John Nichols: Scott Walker reduced to name-calling to defend struck-down Act 10

Wisconsin once had governors who could argue their briefs on merit. But no more.

Late Friday, a well-regarded Wisconsin jurist -- who before his appointment to the bench spent 15 years working for Democratic and Republican attorneys general as a top lawyer with the state Department of Justice -- issued a thoughtful 27-page assessment of Scott Walker's signature legislative initiative, Act 10.

The decision, grounded in a nuanced reading of state and federal law, and specifically focused on constitutional concerns, displayed immense respect for Walker's positions and those of the public-employee unions with which the governor has sparred over the past 18 months. The outcome of a lawsuit brought by Madison Teachers Inc. — the union representing educators in Madison schools — and Laborers Local 61 — a union representing Milwaukee public employees — the decision concluded that substantial portions of Walker's anti-labor Act 10 "single out and encumber the rights of those employees who choose union membership and representation solely because of that association and therefore infringe upon the rights of free speech and association guaranteed by both the Wisconsin and United States Constitutions."

That entirely appropriate legal analysis led to the judge's determination that the governor's law did, indeed, "violate the Wisconsin and United States Constitution and (are thus) null and void."

The decision renews collective bargaining rights for teachers and municipal employees, and lays the legal groundwork for the restoration of rights for the state employees who have been so battered by Walker's policies.

What was Walker's response to a decision that referenced not just the constitutions that are touchstones of governance and jurisprudence but also a century and a half of Wisconsin case law? Within minutes of the release of the ruling, when the ablest attorneys in the state were only beginning to review it, Walker sputtered: "Sadly a liberal activist judge in Dane County wants to go backward and take away the lawmaking responsibilities of the Legislature and the governor."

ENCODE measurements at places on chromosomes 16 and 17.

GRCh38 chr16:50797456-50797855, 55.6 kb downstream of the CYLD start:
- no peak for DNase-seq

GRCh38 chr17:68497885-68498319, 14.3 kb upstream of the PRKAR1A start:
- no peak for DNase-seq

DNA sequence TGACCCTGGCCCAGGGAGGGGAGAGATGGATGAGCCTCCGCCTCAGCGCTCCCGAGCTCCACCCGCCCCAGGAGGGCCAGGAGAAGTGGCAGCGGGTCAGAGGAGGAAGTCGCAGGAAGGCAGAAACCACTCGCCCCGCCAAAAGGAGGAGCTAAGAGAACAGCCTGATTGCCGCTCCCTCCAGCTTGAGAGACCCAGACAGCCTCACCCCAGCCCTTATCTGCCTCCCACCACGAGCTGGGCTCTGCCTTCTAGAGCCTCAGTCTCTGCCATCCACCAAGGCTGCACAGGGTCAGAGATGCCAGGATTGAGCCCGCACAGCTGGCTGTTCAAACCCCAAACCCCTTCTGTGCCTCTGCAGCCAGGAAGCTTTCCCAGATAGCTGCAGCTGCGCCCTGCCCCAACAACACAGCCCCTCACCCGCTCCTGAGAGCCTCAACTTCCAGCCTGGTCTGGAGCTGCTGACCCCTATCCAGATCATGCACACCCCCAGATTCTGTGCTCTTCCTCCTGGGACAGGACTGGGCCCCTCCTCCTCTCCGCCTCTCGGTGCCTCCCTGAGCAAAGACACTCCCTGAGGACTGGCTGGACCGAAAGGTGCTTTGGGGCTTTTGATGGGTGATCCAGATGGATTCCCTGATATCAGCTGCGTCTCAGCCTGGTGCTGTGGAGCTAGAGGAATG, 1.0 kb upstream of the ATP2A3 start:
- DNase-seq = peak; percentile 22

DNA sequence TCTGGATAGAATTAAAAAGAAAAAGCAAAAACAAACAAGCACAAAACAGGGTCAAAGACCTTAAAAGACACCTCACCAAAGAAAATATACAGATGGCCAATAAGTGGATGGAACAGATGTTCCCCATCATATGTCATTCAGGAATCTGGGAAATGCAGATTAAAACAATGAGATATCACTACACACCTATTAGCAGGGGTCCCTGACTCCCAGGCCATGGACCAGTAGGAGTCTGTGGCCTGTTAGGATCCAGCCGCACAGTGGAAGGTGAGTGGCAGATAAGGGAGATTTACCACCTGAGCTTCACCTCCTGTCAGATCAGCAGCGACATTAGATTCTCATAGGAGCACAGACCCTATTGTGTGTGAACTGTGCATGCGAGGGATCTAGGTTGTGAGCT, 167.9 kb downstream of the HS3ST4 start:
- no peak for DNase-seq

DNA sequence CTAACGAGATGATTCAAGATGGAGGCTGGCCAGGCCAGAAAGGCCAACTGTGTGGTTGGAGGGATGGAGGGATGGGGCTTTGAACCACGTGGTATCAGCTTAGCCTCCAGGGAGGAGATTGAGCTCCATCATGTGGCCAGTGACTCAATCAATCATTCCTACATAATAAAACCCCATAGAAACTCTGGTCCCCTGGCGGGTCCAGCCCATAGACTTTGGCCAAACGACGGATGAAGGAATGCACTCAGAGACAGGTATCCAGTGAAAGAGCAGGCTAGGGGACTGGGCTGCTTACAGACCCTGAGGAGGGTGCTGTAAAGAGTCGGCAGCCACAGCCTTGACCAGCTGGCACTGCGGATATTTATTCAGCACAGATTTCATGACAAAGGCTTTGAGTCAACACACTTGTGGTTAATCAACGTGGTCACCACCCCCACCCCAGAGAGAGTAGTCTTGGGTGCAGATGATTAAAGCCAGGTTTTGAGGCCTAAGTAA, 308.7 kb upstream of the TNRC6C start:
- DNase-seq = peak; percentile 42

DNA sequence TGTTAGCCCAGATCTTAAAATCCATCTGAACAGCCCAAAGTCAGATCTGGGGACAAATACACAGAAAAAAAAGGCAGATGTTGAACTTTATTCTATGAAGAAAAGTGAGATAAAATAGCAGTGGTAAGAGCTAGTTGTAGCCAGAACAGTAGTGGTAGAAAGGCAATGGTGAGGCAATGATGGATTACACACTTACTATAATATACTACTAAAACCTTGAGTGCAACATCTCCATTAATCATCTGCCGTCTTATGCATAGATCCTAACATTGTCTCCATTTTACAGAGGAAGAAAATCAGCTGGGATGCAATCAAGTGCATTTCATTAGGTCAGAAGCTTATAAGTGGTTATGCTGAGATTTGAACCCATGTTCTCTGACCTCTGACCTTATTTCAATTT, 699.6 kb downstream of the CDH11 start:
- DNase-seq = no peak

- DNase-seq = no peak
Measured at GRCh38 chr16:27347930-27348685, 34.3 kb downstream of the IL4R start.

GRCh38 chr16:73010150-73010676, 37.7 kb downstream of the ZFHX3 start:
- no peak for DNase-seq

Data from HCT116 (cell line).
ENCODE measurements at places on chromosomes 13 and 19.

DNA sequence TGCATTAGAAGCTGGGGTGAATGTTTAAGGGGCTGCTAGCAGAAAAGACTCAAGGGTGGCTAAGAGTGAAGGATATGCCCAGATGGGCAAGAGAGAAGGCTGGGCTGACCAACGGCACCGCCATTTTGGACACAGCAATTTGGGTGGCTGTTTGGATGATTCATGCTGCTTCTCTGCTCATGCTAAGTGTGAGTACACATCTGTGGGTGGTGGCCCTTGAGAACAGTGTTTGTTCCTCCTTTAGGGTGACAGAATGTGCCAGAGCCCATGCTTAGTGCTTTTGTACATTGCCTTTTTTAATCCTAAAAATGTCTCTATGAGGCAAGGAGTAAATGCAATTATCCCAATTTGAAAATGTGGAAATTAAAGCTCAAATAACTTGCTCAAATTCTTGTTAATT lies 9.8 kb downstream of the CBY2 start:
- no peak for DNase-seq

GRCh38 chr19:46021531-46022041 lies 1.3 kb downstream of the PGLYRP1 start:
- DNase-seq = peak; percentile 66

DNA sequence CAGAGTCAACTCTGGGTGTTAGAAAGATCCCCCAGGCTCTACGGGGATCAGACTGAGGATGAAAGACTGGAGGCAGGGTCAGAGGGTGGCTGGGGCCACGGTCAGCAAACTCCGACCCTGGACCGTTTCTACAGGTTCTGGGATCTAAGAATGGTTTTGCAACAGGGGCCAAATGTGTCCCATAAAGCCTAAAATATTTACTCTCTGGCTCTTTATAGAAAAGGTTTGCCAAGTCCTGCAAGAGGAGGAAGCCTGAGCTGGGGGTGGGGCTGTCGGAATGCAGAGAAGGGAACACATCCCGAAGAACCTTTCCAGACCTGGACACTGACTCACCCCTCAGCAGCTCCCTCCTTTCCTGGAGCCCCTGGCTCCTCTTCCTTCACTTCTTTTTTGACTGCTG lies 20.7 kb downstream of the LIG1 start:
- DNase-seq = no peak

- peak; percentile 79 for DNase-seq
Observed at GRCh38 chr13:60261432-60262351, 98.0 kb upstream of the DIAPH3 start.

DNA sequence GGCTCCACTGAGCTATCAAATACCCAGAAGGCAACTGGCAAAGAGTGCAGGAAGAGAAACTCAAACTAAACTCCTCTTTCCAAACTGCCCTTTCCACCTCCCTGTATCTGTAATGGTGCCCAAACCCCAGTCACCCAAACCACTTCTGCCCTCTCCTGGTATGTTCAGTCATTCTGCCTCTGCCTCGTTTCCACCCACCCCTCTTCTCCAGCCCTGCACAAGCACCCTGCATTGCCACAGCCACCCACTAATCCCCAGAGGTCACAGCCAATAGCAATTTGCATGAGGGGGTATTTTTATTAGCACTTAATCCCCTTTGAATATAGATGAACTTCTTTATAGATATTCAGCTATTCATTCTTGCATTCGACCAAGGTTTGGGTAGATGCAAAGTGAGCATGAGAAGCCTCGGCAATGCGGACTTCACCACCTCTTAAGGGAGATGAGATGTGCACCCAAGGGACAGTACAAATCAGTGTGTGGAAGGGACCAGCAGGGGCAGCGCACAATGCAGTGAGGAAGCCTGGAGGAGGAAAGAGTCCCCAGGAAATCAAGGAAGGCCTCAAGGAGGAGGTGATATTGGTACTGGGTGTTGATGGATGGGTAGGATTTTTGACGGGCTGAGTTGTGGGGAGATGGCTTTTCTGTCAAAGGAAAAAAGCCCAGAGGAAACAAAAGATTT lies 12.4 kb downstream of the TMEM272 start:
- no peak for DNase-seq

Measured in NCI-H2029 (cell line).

Instead of responding with a constitutionally grounded defense of a law that legislators and lawyers warned last year would not stand judicial scrutiny, the governor engaged in cheap-shot invective that is as ignorant as it is shameful.

The irony of Walker's wrongheaded response could not be greater. This week, he is touring the state to "celebrate" the 225th anniversary of the U.S. Constitution.

On Thursday, Walker kicked off his tour feting the ratification with a visit to an elementary school in Franklin. "Our commitment to freedom and opportunity laid out in the Constitution has made America the greatest and most prosperous nation on Earth and has served as a model for countless other nations around the world," Walker said.

Instead of using the Constitution as a prop for his latest campaign tour, the governor might want to take a few minutes to read it. If he did, Walker would recognize that it is the duty of the judicial branch to check and balance the authoritarian excesses of the executive branch. That is how a great state, and a great nation, maintain what James Madison intended — the rule of law, as opposed to the rule of misguided men.

John Nichols is the associate editor of The Capital Times. jnichols@madison.com

About the columnist

John Nichols

John Nichols, associate editor of The Capital Times, is the author of seven books on politics and the media. He writes about electoral politics and public policy for The Nation magazine, and is a contributing writer for The Progressive and In These Times.

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